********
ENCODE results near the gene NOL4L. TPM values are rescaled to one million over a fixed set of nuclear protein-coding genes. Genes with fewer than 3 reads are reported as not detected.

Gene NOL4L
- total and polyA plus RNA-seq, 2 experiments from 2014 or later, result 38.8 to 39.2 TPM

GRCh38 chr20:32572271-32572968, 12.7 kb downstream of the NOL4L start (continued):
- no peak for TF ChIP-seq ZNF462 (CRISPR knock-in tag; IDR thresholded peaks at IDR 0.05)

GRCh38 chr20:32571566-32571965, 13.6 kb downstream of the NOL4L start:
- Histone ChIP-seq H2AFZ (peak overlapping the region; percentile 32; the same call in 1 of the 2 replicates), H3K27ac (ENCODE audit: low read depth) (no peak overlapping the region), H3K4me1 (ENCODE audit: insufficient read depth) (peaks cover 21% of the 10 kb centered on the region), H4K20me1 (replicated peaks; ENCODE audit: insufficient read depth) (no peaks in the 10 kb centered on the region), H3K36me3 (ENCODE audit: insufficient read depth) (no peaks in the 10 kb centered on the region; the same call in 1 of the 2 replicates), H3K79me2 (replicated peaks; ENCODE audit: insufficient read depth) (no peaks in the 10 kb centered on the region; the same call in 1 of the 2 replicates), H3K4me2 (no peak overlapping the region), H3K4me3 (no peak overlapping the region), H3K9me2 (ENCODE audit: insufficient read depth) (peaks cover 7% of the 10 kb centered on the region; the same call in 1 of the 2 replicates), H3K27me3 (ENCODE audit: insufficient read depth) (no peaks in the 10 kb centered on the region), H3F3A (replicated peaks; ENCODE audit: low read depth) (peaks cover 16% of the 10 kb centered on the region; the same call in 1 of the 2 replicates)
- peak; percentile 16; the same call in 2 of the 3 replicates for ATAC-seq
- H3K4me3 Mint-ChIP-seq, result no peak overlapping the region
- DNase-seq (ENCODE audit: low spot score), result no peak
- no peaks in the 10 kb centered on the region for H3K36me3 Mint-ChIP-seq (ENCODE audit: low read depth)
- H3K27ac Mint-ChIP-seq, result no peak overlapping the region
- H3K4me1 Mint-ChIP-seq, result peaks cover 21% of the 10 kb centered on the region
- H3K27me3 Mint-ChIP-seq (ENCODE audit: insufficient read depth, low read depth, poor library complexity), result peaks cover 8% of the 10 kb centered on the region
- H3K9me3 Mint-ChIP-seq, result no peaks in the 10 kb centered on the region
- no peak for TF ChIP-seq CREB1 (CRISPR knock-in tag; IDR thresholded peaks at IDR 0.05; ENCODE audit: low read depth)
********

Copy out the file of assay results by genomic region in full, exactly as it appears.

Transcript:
ENCODE results near the gene NOL4L. TPM values are rescaled to one million over a fixed set of nuclear protein-coding genes. Genes with fewer than 3 reads are reported as not detected.

Gene NOL4L
- total and polyA plus RNA-seq, 2 experiments from 2014 or later, result 38.8 to 39.2 TPM

GRCh38 chr20:32572271-32572968, 12.7 kb downstream of the NOL4L start (continued):
- no peak for TF ChIP-seq ZNF462 (CRISPR knock-in tag; IDR thresholded peaks at IDR 0.05)

GRCh38 chr20:32571566-32571965, 13.6 kb downstream of the NOL4L start:
- Histone ChIP-seq H2AFZ (peak overlapping the region; percentile 32; the same call in 1 of the 2 replicates), H3K27ac (ENCODE audit: low read depth) (no peak overlapping the region), H3K4me1 (ENCODE audit: insufficient read depth) (peaks cover 21% of the 10 kb centered on the region), H4K20me1 (replicated peaks; ENCODE audit: insufficient read depth) (no peaks in the 10 kb centered on the region), H3K36me3 (ENCODE audit: insufficient read depth) (no peaks in the 10 kb centered on the region; the same call in 1 of the 2 replicates), H3K79me2 (replicated peaks; ENCODE audit: insufficient read depth) (no peaks in the 10 kb centered on the region; the same call in 1 of the 2 replicates), H3K4me2 (no peak overlapping the region), H3K4me3 (no peak overlapping the region), H3K9me2 (ENCODE audit: insufficient read depth) (peaks cover 7% of the 10 kb centered on the region; the same call in 1 of the 2 replicates), H3K27me3 (ENCODE audit: insufficient read depth) (no peaks in the 10 kb centered on the region), H3F3A (replicated peaks; ENCODE audit: low read depth) (peaks cover 16% of the 10 kb centered on the region; the same call in 1 of the 2 replicates)
- peak; percentile 16; the same call in 2 of the 3 replicates for ATAC-seq
- H3K4me3 Mint-ChIP-seq, result no peak overlapping the region
- DNase-seq (ENCODE audit: low spot score), result no peak
- no peaks in the 10 kb centered on the region for H3K36me3 Mint-ChIP-seq (ENCODE audit: low read depth)
- H3K27ac Mint-ChIP-seq, result no peak overlapping the region
- H3K4me1 Mint-ChIP-seq, result peaks cover 21% of the 10 kb centered on the region
- H3K27me3 Mint-ChIP-seq (ENCODE audit: insufficient read depth, low read depth, poor library complexity), result peaks cover 8% of the 10 kb centered on the region
- H3K9me3 Mint-ChIP-seq, result no peaks in the 10 kb centered on the region
- no peak for TF ChIP-seq CREB1 (CRISPR knock-in tag; IDR thresholded peaks at IDR 0.05; ENCODE audit: low read depth)